Atlantic populations' niche showed in general high unfilling, small expansion, and high stability, taking the niches of Amazonian populations as a reference. In other words, niches of the Atlantic Forest populations resemble a subset of that in Amazonian populations. These results support previous genetic evidence of an Amazonian origin of these species [81], which, coupled with the process of niche conservatism, would explain the observed pattern—although some species defy this general interpretation (e.g., A. sericocaudatus and C. laeta).

As previously pointed out by several authors (e.g., [82]), to confirm or not the presence of niche conservatism is not a fundamental approach (although it should surely be tested, see [83]) as to examine the possible consequences of niche conservatism as an ecological and evolutionary process. [26] further explored this topic and proposed that there is a conceptual misinterpretation that niche conservatism presumes the propensity of species to retain the ancestral niche; instead, species would retain their current niche. They called it the instantaneous niche retention, which is a key concept because, when geographic distance also reflects environmental distance (as in this context), the lack of gene flow associated with divergent natural selection would lead populations to track its instantaneous niche [26]. Therefore, the niche would rapidly evolve as a resulting process of niche conservatism.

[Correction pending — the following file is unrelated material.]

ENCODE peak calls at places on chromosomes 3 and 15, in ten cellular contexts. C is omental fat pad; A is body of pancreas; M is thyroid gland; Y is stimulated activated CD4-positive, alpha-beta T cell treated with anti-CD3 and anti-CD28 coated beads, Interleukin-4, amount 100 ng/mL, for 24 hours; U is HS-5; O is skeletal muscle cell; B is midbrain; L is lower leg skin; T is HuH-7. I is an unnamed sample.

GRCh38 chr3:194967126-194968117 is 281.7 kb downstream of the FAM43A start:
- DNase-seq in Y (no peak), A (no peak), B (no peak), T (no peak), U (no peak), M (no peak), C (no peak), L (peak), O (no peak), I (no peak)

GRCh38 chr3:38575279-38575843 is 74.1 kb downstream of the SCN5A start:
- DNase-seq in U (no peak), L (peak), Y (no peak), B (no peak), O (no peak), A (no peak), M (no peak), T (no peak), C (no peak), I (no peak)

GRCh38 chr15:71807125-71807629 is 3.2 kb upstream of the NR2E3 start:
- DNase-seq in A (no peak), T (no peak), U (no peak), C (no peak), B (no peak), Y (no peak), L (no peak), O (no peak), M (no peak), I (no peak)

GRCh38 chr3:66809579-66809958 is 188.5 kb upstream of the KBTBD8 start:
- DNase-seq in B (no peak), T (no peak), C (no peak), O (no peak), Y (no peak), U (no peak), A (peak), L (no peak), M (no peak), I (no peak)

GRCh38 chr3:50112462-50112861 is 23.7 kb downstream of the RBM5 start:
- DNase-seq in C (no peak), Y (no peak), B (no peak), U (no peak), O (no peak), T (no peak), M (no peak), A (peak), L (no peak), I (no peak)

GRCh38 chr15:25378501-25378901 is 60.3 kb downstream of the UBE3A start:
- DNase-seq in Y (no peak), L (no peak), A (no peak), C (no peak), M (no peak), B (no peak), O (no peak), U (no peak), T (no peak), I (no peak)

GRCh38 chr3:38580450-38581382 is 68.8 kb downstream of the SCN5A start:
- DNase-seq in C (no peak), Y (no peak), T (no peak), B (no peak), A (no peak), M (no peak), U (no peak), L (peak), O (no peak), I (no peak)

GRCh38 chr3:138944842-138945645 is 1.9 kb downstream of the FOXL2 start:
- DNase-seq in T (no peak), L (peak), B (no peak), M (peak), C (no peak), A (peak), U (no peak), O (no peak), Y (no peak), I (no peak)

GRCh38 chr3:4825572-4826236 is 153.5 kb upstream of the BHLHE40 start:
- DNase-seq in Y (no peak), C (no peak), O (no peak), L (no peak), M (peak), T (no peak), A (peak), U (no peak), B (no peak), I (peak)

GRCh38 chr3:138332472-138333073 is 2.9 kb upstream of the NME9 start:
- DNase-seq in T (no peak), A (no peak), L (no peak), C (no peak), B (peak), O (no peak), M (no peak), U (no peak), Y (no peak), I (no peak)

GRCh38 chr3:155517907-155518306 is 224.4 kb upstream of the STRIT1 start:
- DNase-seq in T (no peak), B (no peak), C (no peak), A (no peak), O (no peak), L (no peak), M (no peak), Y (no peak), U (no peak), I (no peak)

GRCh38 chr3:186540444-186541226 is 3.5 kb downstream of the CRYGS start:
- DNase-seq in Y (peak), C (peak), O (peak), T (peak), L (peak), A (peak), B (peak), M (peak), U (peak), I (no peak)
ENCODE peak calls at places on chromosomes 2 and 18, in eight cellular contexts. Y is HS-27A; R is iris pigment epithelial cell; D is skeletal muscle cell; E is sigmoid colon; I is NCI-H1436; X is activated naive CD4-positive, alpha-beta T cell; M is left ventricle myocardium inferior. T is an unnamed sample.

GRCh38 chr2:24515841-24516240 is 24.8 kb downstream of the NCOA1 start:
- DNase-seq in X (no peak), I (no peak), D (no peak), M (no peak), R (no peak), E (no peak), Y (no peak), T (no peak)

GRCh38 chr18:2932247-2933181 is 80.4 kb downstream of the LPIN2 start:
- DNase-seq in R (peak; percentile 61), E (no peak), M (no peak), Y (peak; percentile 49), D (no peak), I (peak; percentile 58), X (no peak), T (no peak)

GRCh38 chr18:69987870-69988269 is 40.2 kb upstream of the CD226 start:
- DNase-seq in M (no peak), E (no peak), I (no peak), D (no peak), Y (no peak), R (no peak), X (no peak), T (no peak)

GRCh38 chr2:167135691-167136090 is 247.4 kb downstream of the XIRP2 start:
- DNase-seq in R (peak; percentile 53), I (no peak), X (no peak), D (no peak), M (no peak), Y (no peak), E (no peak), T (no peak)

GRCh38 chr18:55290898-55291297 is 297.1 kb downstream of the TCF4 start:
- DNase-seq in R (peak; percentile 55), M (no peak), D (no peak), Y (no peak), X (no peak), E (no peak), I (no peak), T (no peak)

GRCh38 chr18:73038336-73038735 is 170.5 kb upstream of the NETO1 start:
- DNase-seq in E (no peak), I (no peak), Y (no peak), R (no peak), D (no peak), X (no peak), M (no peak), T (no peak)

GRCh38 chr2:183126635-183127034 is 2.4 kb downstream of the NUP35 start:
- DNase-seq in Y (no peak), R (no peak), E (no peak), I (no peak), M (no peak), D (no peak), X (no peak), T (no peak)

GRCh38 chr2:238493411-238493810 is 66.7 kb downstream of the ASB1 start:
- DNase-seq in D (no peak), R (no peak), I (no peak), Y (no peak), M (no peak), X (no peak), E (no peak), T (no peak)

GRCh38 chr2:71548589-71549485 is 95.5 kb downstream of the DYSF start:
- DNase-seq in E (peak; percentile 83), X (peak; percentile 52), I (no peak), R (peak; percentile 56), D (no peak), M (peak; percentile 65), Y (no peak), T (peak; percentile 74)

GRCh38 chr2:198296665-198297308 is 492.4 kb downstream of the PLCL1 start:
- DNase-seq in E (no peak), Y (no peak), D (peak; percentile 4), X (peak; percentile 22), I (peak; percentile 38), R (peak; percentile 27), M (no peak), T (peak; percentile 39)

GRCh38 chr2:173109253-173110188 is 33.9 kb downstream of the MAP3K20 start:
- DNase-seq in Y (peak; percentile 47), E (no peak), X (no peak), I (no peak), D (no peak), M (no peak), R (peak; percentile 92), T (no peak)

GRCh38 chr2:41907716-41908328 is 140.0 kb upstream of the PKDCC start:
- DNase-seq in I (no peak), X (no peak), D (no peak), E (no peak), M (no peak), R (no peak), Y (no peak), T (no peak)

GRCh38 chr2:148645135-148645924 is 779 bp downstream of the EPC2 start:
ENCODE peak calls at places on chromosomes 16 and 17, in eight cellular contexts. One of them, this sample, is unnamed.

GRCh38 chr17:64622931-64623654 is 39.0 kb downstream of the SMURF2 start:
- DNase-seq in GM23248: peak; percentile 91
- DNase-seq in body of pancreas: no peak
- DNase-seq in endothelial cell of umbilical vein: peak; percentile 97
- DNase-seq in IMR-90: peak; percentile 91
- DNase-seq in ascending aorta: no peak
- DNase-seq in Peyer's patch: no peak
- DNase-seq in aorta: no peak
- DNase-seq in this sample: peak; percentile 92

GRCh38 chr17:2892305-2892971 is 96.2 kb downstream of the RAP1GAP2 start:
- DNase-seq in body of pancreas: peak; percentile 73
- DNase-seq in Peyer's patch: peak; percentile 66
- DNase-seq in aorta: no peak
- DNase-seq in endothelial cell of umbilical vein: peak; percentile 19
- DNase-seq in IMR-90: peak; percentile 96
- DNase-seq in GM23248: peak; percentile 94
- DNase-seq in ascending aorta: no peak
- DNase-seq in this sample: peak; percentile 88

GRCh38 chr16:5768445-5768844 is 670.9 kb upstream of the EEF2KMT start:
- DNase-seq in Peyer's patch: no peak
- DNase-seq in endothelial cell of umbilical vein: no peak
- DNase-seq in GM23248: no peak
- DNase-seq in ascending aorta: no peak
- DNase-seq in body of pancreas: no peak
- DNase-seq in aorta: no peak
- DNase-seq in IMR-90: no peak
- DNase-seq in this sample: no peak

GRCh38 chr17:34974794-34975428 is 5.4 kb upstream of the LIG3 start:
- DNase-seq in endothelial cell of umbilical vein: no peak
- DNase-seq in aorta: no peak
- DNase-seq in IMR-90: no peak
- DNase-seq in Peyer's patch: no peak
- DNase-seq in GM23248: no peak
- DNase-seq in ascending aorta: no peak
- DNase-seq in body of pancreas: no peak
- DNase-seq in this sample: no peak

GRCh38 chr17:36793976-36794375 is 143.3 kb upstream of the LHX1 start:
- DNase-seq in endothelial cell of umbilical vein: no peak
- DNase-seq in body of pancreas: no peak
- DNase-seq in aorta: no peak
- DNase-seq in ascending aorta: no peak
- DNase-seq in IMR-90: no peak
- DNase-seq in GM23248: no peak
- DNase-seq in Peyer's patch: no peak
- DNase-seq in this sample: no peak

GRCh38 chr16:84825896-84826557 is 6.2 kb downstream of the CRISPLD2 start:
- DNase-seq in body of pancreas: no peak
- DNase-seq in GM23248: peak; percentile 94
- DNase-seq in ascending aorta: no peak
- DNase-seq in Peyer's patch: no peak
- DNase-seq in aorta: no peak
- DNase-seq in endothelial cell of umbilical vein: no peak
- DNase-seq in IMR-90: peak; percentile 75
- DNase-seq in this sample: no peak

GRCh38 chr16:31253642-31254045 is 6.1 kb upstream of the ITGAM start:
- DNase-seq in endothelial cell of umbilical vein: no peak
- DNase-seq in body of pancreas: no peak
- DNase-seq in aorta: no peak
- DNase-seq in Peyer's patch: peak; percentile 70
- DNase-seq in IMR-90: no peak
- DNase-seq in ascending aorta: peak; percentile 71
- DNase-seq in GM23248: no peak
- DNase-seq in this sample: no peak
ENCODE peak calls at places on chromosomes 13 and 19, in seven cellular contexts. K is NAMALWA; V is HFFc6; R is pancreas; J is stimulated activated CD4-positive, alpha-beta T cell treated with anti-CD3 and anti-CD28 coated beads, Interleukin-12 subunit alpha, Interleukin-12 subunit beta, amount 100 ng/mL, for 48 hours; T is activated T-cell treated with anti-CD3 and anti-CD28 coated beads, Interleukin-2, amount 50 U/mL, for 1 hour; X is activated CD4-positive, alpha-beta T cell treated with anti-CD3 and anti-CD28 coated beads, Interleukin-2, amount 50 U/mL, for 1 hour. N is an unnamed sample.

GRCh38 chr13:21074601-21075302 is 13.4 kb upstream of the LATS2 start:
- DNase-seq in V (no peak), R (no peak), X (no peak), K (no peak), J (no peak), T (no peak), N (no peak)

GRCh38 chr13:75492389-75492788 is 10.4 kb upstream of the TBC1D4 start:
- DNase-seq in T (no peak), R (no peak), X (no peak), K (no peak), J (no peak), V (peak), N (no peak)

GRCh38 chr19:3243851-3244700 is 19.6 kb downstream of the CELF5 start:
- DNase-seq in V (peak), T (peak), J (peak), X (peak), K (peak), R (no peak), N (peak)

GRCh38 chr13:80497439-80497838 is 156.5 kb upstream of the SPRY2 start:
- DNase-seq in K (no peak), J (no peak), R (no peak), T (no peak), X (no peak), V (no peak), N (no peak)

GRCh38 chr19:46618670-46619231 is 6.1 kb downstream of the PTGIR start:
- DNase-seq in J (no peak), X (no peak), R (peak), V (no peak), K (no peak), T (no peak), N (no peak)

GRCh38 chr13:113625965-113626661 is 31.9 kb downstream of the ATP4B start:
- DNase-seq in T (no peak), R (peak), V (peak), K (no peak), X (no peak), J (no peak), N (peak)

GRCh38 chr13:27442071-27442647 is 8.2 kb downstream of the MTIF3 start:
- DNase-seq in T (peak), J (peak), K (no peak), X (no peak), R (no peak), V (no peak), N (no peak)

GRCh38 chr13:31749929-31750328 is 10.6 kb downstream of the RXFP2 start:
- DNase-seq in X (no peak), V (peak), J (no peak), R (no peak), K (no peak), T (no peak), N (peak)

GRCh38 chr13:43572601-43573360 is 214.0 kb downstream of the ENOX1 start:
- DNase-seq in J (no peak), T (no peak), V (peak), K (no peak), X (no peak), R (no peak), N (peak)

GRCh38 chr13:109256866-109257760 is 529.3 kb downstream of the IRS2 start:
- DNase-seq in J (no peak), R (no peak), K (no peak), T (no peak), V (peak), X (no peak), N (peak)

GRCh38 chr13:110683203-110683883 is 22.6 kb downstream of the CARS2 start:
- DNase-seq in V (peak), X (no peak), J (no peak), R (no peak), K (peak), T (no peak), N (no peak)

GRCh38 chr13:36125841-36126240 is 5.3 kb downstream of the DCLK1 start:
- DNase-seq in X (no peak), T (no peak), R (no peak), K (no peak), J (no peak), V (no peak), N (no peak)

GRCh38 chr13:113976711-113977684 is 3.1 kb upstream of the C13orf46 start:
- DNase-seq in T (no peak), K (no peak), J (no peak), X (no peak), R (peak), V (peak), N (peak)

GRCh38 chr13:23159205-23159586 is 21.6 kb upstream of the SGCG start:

These differences could be already driving speciation. For instance, phylogenetic studies indicate that some of the species in our study (such as A. sericocaudatus, C. laeta, G. spirurus, H. rubica, and X. minutus) are evolutionarily independent units with recognized subspecies in both biomes [7579]. For instance, Glyphorynchus spirurus populations even have significantly different morphological and vocalization patterns [76]. Molecular clock techniques confirm that some of these populations seem to have diverged during the Pleistocene (e.g., C. laeta, G. spirurus, and H. rubica), although for some divergence may have happened before, during the Pliocene (e.g., X. minutus) [7679]. Phylogenetic divergence during Pleistocene has also been observed in primates [8486], snakes [87], rodents, and marsupials [21, 88]. The diversification of these taxa is consistent with the cycles of isolation of rainforests due to the expansion of savannas during the Pleistocene [1, 4, 21, 8486, 8890], supporting this mechanism as an essential current driver of diversification in the Amazon and Atlantic Forest.